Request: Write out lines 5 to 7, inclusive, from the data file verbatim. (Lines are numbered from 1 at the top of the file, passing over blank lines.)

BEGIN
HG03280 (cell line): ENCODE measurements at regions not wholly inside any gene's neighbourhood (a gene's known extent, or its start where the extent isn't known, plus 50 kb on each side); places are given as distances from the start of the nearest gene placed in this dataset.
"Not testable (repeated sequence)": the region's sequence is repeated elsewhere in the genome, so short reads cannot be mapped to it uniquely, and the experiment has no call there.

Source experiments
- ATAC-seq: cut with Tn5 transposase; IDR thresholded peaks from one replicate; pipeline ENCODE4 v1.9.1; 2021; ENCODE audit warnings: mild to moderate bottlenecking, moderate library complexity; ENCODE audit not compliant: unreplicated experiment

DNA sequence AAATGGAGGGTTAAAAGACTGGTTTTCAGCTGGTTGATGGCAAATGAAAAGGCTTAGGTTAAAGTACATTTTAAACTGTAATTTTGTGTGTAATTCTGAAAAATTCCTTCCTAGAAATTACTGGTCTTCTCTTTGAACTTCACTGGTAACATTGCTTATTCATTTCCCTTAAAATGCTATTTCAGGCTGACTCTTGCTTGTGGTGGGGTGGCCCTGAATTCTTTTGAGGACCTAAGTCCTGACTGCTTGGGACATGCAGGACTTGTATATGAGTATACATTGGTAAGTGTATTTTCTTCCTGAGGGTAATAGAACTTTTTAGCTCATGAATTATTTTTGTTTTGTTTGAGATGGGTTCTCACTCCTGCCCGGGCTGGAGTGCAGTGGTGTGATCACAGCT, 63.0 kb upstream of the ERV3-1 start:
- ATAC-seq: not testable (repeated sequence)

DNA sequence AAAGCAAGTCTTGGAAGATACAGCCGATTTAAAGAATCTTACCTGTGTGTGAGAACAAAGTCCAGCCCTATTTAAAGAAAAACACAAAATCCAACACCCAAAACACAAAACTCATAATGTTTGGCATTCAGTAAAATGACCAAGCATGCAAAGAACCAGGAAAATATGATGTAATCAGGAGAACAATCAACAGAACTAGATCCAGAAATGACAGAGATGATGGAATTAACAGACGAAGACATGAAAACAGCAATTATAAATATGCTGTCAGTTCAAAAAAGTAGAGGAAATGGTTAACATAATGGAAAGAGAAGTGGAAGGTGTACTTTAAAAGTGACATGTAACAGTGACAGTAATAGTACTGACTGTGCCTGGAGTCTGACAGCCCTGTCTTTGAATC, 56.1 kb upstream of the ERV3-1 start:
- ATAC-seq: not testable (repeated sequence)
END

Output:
DNA sequence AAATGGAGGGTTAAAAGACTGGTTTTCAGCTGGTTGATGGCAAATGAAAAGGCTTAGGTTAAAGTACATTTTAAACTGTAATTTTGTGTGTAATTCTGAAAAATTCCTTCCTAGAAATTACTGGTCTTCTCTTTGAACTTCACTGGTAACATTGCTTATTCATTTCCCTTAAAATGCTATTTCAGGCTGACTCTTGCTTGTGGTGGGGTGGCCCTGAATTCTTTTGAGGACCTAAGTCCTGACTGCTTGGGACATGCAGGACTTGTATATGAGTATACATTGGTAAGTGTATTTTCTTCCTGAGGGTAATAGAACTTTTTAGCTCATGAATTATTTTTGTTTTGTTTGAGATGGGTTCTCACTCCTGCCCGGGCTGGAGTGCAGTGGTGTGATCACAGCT, 63.0 kb upstream of the ERV3-1 start:
- ATAC-seq: not testable (repeated sequence)

DNA sequence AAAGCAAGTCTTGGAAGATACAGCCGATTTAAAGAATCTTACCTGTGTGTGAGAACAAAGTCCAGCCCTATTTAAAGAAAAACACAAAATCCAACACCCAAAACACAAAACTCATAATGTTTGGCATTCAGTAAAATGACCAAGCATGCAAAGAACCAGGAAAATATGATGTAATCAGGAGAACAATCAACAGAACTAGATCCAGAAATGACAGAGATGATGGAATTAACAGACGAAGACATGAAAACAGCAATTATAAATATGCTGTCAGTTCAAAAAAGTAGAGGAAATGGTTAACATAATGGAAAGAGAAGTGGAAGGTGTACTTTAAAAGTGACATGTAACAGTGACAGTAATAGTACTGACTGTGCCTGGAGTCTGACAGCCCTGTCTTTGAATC, 56.1 kb upstream of the ERV3-1 start: